The reinsurance underwriting cycle: a simple supply and demand story
Richard Hartigan discusses the drivers of the reinsurance underwriting cycle and his theory on the next ‘market turning event’.
Reinsurers’ enthusiasm for a significant reversal in longstanding year-on-year rate decreases in the global catastrophe reinsurance market seems to be ebbing away. This is remarkable. By almost any metric 2017 was extraordinary.
The drivers of the reinsurance underwriting cycle are not well understood, but I hypothesise that it is one of the purest Supply / Demand stories ever written. A recent report by reinsurance broker JLT Re drove this home to me.
Demand for reinsurance is fairly static (rising only modestly year-on-year). Demand changes for reinsurance are usually modest, even after big events. Big events take capital out of the reinsurance market place (as losses are paid to insurers) leaving Supply of reinsurance temporarily constrained to the extent that new capital is not subsequently attracted by expected rate increases, but usually with modest change in Demand for reinsurance.
Absent a truly remarkable event (e.g. a colossal hurricane hitting the south east of the United States) Supply taken out of the reinsurance market place seems nowadays to only have a modest, and perhaps temporary, impact on rating. The most-likely reason is that Supply, attracted by expected rate increases, is ‘re-loaded’ much more quickly and from a considerably more diverse pool of sources than previously.
So what of Demand?
I have already hypothesised that Demand changes for reinsurance are usually modest, even after big events. Has there been a time when this wasn’t true? The terrorism events in September 2001 resulted in both severe Supply constraints and a Demand surge (for terrorism (re)insurance). Those (re)insurers that held their nerve and responded actively to the significant resulting rate increases were rewarded handsomely.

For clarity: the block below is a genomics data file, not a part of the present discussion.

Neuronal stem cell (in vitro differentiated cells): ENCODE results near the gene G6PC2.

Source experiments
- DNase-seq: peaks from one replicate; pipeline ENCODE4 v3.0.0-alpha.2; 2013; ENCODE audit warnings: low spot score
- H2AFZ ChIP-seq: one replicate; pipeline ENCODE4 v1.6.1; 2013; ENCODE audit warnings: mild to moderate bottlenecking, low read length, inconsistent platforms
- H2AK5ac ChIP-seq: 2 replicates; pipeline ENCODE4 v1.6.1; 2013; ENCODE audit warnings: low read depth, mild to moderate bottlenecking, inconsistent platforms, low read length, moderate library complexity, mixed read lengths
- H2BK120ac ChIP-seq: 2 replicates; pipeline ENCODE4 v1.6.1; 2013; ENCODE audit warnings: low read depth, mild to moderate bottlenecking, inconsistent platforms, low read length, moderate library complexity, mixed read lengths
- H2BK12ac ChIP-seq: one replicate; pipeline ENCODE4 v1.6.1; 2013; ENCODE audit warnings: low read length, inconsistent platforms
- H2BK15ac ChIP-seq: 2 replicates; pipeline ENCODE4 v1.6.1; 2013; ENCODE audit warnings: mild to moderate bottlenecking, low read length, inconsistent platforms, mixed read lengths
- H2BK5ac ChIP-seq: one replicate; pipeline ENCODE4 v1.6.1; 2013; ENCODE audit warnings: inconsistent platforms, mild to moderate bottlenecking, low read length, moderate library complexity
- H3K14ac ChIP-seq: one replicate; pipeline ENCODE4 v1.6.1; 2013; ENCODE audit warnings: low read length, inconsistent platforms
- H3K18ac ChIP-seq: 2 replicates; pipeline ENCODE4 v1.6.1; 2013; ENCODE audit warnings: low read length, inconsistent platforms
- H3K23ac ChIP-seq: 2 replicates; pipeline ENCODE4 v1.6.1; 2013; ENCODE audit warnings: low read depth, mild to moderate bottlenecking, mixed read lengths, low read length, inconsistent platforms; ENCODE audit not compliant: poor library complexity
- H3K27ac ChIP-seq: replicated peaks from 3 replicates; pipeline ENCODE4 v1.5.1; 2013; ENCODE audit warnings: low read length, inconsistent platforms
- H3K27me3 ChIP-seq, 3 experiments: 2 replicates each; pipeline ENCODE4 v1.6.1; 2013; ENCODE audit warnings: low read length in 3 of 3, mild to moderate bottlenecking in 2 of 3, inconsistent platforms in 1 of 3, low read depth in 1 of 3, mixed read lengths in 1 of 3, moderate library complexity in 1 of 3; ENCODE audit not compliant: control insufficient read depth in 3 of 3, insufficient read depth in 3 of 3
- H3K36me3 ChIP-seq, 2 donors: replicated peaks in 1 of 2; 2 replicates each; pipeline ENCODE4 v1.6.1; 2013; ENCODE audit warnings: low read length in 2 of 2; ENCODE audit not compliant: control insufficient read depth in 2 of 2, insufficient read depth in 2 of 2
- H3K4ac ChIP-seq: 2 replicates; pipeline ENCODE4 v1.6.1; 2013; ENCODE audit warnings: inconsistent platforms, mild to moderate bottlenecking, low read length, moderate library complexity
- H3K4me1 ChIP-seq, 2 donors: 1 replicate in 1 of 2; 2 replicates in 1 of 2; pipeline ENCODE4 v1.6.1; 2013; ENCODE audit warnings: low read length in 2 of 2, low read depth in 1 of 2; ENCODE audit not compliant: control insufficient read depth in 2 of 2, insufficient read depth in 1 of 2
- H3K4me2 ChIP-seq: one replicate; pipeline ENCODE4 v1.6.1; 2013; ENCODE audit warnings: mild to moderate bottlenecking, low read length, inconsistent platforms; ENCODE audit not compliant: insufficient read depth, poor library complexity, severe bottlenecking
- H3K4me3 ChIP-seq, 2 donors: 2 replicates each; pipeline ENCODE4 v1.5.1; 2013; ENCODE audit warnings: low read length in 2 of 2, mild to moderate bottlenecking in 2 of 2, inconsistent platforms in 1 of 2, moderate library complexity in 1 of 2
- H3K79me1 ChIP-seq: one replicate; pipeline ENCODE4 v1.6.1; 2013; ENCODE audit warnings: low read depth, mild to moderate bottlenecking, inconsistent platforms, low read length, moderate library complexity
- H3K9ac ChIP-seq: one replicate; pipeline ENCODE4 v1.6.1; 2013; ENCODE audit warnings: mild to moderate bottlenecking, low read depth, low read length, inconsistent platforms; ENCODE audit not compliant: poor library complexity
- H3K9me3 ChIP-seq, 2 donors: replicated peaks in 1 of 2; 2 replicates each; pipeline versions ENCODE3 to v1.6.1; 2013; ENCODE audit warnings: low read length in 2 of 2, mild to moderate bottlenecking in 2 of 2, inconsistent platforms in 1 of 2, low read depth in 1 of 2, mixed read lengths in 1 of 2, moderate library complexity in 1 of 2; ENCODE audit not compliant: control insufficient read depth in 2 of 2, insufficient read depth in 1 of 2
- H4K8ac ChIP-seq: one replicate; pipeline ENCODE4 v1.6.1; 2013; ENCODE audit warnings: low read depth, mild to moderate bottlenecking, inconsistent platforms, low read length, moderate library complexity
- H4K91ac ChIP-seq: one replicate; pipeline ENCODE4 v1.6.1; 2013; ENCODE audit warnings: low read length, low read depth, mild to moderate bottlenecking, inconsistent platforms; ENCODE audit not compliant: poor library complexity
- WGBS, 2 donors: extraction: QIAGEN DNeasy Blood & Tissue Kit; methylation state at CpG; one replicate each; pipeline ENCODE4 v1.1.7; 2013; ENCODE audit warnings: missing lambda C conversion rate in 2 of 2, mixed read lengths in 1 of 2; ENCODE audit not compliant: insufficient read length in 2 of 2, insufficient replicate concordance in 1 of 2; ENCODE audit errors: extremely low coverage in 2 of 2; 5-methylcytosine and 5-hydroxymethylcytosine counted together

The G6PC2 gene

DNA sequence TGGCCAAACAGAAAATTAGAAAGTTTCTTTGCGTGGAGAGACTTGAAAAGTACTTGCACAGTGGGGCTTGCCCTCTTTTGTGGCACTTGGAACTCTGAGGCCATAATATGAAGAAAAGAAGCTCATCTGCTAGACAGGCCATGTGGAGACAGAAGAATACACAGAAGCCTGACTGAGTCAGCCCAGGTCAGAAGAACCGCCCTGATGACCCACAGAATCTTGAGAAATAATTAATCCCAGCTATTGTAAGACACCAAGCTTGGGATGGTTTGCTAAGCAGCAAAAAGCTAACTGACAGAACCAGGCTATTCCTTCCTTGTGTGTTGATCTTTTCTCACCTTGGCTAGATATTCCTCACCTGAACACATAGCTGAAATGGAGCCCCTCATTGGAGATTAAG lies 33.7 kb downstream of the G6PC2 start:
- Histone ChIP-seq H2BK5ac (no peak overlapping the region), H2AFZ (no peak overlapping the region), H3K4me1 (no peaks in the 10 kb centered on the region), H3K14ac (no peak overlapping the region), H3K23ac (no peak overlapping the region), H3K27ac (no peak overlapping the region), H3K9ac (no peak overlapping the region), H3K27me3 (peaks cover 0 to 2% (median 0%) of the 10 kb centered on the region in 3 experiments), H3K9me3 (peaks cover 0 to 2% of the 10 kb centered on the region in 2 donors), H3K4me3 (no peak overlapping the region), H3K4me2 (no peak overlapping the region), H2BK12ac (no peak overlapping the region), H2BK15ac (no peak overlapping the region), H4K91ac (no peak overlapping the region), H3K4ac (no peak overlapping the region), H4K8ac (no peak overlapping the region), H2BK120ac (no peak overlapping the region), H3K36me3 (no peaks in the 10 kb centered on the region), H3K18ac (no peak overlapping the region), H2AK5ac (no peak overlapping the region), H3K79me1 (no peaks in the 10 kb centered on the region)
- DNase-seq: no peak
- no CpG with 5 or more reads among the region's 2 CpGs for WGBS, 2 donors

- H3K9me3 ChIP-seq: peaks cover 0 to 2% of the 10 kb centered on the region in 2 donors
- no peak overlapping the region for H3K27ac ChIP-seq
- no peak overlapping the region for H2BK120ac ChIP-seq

Terrorism was, and is, a risk that is difficult to model and aggregate. Do any modern examples of similar classes of business exist? I suggest that cyber is quite similar. Sooner or later there will be a colossal global cyber event. Like with terrorism in 2001 I expect that this will result in Supply constraints and a Demand surge (for cyber (re)insurance).
I hypothesise that nowadays it is only an event destabilising both Supply and Demand simultaneously that would merit the title ‘Market Turning Event’.
The ability of standard perils (earthquake, wind, fire) to significantly correct longstanding year-on-year rate decreases in the global catastrophe reinsurance market is perhaps lower now than it ever has been. The good news is that opportunities after a big event in non-standard perils / classes of business (e.g. cyber) likely still present future opportunities for handsome returns for reinsurers with steady nerves.
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